Reynolds number and drag coefficient relationship help

Drag of Blunt Bodies and Streamlined Bodies

The Reynolds number tells you how big viscosity is in relation to inertial Friction drag coefficient of a flat plate over Reynolds number (picture. Homework Help: Reynolds number and the relationship with lift and to calculate the friction coefficient (skin friction drag) acting on the wing. Download/Embed scientific diagram | The relationship between the drag coefficient C D and the Reynolds Number Re. The marks show the different observation.

Aerodynamic friction is caused by viscosity.

The Reynolds number tells you how big viscosity is in relation to inertial forces. A bigger Reynolds number signifies lower viscosity. This means a higher Reynolds number almost always results in lower friction.

If you look at the plot below, the downward trend can be easily spotted. Friction drag coefficient of a flat plate over Reynolds number picture source. Note the double logarithmic axes.

Is there something like " higher Reynolds number, higher drag force " stuff? Please look at the transition curve: Here a flow which is initially fully laminar slowly changes with increasing Reynolds number into one with a laminar start and a transition to turbulent flow somewhere downstream.

This adds a section of turbulent boundary layer where at a lower Reynolds number the flow would had been laminar. Frictional drag comes from friction between the fluid and the surfaces over which it is flowing. This friction is associated with the development of boundary layers, and it scales with Reynolds number as we have seen above. Pressure drag comes from the eddying motions that are set up in the fluid by the passage of the body. This drag is associated with the formation of a wake, which can be readily seen behind a passing boat, and it is usually less sensitive to Reynolds number than the frictional drag.

• Drag coefficient
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• Drag Coefficient

Formally, both types of drag are due to viscosity if the body was moving through an an inviscid fluid there would be no drag at allbut the distinction is useful because the two types of drag are due to different flow phenomena.

Frictional drag is important for attached flows that is, there is no separationand it is related to the surface area exposed to the flow. Pressure drag is important for separated flows, and it is related to the cross-sectional area of the body. We can see the role played by friction drag sometimes called viscous drag and pressure drag sometimes called form drag or profile drag by considering an airfoil at different angles of attack.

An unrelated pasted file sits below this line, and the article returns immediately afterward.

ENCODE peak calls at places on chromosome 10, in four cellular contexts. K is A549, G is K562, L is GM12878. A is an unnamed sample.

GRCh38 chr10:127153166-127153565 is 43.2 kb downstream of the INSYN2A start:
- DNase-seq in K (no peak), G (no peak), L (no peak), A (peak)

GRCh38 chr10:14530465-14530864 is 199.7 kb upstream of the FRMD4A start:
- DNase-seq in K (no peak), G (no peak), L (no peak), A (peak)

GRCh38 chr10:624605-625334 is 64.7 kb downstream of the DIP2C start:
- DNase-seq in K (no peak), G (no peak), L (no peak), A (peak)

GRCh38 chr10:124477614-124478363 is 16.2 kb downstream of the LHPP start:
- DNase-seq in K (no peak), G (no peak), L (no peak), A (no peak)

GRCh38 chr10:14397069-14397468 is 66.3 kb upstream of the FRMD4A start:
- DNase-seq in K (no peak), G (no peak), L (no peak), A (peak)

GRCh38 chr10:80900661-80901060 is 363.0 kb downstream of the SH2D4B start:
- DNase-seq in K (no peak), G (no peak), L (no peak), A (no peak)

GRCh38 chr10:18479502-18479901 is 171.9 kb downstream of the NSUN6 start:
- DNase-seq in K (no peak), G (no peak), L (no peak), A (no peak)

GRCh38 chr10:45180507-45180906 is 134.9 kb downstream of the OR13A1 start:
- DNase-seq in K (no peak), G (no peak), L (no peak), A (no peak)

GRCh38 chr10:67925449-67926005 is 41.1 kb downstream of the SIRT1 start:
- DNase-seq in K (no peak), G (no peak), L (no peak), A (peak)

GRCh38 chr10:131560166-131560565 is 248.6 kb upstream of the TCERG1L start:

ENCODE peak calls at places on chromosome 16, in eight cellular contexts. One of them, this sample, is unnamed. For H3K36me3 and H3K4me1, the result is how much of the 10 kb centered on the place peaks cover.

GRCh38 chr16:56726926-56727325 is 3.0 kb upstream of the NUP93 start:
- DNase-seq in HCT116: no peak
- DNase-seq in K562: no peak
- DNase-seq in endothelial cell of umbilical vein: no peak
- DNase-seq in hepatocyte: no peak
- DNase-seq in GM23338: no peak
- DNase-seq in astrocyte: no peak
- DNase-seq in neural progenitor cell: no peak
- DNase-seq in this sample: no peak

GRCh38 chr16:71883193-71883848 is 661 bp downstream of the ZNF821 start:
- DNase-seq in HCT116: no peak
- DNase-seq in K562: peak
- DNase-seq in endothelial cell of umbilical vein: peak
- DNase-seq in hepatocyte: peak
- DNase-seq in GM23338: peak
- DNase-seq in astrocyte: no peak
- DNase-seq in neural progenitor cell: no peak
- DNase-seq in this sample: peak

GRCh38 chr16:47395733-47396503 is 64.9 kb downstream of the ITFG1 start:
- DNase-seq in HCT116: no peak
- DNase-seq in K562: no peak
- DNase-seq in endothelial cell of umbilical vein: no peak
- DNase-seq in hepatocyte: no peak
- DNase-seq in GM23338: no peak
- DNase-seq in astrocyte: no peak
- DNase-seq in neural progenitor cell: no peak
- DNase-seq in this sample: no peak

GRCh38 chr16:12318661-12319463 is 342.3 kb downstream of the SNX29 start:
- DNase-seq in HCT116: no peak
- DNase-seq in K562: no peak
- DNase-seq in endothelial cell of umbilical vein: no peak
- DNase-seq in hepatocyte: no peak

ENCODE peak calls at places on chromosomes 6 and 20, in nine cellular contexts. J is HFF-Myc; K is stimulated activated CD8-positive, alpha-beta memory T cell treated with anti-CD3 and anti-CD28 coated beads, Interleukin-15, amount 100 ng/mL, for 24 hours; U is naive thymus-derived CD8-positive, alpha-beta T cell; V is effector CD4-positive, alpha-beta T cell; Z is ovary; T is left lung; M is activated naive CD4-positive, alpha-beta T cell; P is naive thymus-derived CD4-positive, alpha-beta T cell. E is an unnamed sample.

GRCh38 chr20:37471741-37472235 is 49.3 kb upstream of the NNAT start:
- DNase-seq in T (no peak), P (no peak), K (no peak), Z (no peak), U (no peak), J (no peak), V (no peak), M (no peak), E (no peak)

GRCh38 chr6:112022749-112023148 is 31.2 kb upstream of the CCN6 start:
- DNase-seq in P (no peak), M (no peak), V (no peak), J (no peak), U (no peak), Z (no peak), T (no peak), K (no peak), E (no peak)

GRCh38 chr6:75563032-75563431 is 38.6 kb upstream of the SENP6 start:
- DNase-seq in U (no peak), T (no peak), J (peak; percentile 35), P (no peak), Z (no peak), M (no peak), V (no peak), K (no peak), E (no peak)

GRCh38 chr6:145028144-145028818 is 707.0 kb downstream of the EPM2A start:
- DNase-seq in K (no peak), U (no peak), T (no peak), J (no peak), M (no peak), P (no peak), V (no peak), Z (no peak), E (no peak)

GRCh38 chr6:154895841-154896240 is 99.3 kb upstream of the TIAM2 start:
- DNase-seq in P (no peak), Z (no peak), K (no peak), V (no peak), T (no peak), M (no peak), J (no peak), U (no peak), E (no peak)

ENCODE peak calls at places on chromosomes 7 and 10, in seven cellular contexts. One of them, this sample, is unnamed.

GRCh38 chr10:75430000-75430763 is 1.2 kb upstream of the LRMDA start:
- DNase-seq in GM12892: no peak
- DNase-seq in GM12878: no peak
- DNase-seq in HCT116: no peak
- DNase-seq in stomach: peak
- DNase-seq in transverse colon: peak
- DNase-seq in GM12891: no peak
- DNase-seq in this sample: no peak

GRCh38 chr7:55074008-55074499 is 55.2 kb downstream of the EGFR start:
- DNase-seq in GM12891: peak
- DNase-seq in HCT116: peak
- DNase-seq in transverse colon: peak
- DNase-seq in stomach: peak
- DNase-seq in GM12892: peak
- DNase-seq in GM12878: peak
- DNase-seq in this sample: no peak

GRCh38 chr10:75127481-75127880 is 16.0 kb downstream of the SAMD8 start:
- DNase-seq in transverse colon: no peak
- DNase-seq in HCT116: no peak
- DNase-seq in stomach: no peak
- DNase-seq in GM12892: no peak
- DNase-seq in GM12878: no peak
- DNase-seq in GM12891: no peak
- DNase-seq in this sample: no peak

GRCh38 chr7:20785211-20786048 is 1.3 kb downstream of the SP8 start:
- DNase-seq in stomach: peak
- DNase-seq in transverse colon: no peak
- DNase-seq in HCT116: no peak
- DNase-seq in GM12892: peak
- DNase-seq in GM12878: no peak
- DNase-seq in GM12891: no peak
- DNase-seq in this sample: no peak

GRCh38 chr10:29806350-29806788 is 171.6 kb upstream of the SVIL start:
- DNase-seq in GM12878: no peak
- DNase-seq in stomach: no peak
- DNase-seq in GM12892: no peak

Homework Help: Reynolds number and the relationship with lift and drag.

At small angles of attackthe boundary layers on the top and bottom surface experience only mild pressure gradients, and they remain attached along almost the entire chord length. The wake is very small, and the drag is dominated by the viscous friction inside the boundary layers.

However, as the angle of attack increasesthe pressure gradients on the airfoil increase in magnitude. In particular, the adverse pressure gradient on the top rear portion of the airfoil may become sufficiently strong to produce a separated flow.

This separation will increase the size of the wake, and the pressure losses in the wake due to eddy formation Therefore the pressure drag increases. At a higher angle of attack, a large fraction of the flow over the top surface of the airfoil may be separated, and the airfoil is said to be stalled.

At this stage, the pressure drag is much greater than the viscous drag. When the drag is dominated by viscous drag, we say the body is streamlined, and when it is dominated by pressure drag, we say the body is bluff. Whether the flow is viscous-drag dominated or pressure-drag dominated depends entirely on the shape of the body. A streamlined body looks like a fish, or an airfoil at small angles of attack, whereas a bluff body looks like a brick, a cylinder, or an airfoil at large angles of attack.

Drag coefficient - Wikipedia

For streamlined bodies, frictional drag is the dominant source of air resistance. For a bluff body, the dominant source of drag is pressure drag. For a given frontal area and velocity, a streamlined body will always have a lower resistance than a bluff body. Drag coefficients of blunt and streamlined bodies.

Cylinders and spheres are considered bluff bodies because at large Reynolds numbers the drag is dominated by the pressure losses in the wake.